The Campaign Spectator

Nice Guise Finished at Last

No more tip-toeing around the obvious -- the Republican ticket, and Karl Rove especially, ran a woeful, passive campaign.

By 11.9.12

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The Emperor's latest suit of new clothes fits about as well as the previous ones. Now we all have to mouth platitudes about what a terrific campaign Mitt Romney and Paul Ryan ran. Well, guess what, they ran a pathetic embarrassment of a campaign, and when the R/R met Conductor Karl Rove's caboose at the American Crossroads, the result was a disastrous train wreck. The Emperor not only has no clothes, he is covered in unsightly warts.

I say this fully acknowledging that Romney almost won with a fine debate performance and that I for one was gulled into predicting he would win. But that would have been a fluke, losing the campaign and winning the debate.

Without doing a laundry list of complaints, I can prove my case with a simple question: did anyone here see an ad, one single solitary ad, laying out exactly what was going to happen to you after Obamacare is implemented? Anyone mention the "fine" you will pay if you do not honor the mandate to buy health insurance? Anyone mention one by one, slowly, each new tax that will kick in automatically on January 1, 2013?

I saw a million polls on Rasmussen and Real Clear Politics about the Presidential and the Congressional and immigration and exfoliation and peregrination and miscegenation and who knows what all, but not one single poll asked people if they know the amount they will pay extra in 2013. Not one asked if they are aware of the amount of the health insurance penalty. So it falls to me to give you the results of my informal poll. The answer is zero. Zero! Nobody knows because it was out of sight, out of mind and no one called it to people's attention.

I went around asking my wealthier friends if they were aware that if they die on December 31 and leave an estate of 5 million dollars, their children will receive five million dollars (well, not in New York, with an estate tax as high as 16 percent), but if they hang in until January 1, their children will receive 2.8 million and Uncle Sam will take delivery of the other $2,200,000.00. No, they were not aware, for the most part. And those are the more fiscally knowledgeable people in the society.

Personally, I would have preferred direct attacks on the Democrats and on the President, but even in the Gentleman Jim model, it made sense to EDUCATE people about the dollars-and-cents consequences of their vote beyond repeating like a mantra umpteen zillion times that there are 23 million Americans looking for work.

Even that issue was not framed to pack a punch. It would have resonated much more to repeat how many people had jobs when Obama took office and how many have them now. Then point out this is the first time in our lifetimes the country has fewer total jobs at the end of four years.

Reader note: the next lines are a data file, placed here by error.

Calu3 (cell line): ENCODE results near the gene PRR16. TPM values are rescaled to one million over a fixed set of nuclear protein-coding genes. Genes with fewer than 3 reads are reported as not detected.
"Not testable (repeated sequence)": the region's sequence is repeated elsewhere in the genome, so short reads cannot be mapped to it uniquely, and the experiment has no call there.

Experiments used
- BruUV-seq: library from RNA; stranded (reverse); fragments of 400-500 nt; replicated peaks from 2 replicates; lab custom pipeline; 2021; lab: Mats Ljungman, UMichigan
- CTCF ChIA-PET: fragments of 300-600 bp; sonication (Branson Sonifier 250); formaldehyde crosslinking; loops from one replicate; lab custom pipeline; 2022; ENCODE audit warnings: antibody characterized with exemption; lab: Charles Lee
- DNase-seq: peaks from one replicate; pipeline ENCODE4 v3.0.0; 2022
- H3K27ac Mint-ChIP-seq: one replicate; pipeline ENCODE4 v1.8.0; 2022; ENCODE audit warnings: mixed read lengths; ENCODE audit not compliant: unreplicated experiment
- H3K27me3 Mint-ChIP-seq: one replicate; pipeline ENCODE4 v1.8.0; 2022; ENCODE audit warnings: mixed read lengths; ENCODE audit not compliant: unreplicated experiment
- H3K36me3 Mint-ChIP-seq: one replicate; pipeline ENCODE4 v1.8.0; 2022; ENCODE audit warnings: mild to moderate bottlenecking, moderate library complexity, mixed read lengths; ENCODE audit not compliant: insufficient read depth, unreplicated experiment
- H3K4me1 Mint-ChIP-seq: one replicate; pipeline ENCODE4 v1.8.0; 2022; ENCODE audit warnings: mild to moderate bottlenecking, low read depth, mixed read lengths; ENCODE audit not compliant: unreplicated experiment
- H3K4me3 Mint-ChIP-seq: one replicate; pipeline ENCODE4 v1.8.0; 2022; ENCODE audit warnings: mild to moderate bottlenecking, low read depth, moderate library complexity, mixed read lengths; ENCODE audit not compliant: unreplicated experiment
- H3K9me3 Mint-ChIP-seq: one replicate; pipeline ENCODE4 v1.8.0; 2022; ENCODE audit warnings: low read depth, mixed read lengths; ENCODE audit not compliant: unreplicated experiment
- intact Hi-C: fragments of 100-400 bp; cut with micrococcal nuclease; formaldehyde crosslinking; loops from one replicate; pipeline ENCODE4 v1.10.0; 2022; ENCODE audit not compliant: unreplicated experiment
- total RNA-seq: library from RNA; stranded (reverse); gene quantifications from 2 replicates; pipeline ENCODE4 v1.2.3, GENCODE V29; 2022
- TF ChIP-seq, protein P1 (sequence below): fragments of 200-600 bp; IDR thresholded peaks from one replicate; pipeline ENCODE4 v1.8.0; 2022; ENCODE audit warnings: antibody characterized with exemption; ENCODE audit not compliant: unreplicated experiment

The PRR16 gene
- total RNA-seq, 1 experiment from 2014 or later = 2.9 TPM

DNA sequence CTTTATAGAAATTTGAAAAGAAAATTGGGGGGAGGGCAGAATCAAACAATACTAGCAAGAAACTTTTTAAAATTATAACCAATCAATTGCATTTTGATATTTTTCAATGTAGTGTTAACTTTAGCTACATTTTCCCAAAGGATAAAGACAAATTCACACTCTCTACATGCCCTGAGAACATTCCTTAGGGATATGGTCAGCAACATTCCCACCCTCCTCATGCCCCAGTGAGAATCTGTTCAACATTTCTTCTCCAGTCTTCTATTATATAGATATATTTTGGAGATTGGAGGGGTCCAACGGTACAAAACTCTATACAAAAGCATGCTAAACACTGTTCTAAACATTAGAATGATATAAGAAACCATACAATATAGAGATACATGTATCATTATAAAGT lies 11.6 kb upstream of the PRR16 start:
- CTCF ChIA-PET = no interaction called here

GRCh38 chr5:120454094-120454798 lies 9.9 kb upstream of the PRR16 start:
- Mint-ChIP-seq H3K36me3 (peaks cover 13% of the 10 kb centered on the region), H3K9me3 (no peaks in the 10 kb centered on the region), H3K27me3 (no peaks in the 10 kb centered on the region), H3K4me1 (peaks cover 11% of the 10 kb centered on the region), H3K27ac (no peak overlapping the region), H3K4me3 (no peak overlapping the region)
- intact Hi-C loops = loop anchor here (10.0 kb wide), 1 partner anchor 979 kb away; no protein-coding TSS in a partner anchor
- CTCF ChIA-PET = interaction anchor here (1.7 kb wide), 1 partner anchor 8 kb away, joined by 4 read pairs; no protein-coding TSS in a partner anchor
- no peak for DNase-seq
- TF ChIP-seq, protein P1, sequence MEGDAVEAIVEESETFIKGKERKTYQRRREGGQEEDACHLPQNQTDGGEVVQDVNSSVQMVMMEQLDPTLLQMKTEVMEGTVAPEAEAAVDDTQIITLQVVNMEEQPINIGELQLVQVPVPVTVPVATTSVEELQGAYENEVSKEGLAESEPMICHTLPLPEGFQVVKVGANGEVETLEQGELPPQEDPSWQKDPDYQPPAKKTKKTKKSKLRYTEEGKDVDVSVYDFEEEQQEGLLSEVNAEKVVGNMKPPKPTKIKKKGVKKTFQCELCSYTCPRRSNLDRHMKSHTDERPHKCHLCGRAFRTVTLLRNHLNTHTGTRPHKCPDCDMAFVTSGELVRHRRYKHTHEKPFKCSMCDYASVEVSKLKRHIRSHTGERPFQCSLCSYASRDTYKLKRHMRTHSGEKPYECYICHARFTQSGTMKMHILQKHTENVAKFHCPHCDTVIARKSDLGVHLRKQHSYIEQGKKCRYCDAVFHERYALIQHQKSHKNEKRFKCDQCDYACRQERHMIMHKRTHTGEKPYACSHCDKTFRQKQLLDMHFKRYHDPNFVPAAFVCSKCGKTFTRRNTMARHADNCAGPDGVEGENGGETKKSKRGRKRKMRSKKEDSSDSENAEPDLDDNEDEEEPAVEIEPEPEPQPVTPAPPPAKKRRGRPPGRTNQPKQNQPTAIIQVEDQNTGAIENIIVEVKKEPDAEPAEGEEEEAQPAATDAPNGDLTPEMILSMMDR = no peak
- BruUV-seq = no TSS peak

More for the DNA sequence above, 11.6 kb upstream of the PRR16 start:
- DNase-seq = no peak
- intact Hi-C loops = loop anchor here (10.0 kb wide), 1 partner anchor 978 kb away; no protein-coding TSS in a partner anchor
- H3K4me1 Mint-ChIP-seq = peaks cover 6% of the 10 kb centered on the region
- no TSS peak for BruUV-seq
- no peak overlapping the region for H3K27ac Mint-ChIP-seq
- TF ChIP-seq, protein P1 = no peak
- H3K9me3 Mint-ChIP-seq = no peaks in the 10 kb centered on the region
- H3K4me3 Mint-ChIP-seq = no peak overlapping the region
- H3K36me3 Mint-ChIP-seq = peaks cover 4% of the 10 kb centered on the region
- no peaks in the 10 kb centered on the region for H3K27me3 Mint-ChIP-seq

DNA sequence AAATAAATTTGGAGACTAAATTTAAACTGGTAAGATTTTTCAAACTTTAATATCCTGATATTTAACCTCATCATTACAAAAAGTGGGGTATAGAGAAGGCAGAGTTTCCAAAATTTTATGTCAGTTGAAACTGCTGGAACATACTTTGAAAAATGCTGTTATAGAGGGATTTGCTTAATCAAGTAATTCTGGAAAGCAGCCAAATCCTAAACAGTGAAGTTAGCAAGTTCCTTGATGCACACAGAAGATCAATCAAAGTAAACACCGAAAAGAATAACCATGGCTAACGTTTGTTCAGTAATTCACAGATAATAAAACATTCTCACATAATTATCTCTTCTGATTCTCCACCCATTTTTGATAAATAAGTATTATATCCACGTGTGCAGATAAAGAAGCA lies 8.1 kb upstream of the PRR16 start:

But if Romney was dumb Rove was dumber. He collected upwards of one hundred million dollars and all but one of the candidates he backed lost. The reason for his monumental ineffectiveness was simple: his ads sounded like campaign ads from the Campaign.

The whole point of surrogate advertising groups is to get their hands dirty. If the man on the ticket wants to be Mr. Nice Guy, then it's up to his backers to play rough. (The Talmud says a scholar should not fight back against his detractors but his students and followers should instead.)

The Swift Boat guys defeated John Kerry by telling uncomfortable truths that George W. Bush did not think were fodder for Presidential conversation. Where was the equivalent material about Obama in the ads run by Rove and his pals?

We did not even hear substantive material from his Presidency that was hard-hitting. No ad mentioned his telling Medvedev to tell Putin he would be flexible after the election. No ad mentioned he agreed with Sarkozy that Netanyahu is a liar. No ad mentioned he told the San Francisco Chronicle he would bankrupt the coal industry.

But we certainly did not hear personal things on the level of the ads against Romney for being a vulture capitalist. We did not hear that he was a community organizer for years without a single testimonial from anyone who benefited from his help. We did not hear that he lets his brother live in a hovel in Kenya.

Nor do the Republicans get credit for playing nice. The press frames it as a mutually negative campaign. I see the downside of this strategy, but where is the upside? Whose respect did they gain?

Yeah, I know I made the same point here eight years ago, but those who do not repeat it are doomed to learn from history.

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About the Author

Jay D. Homnick, commentator and humorist, is a frequent contributor to The American Spectator.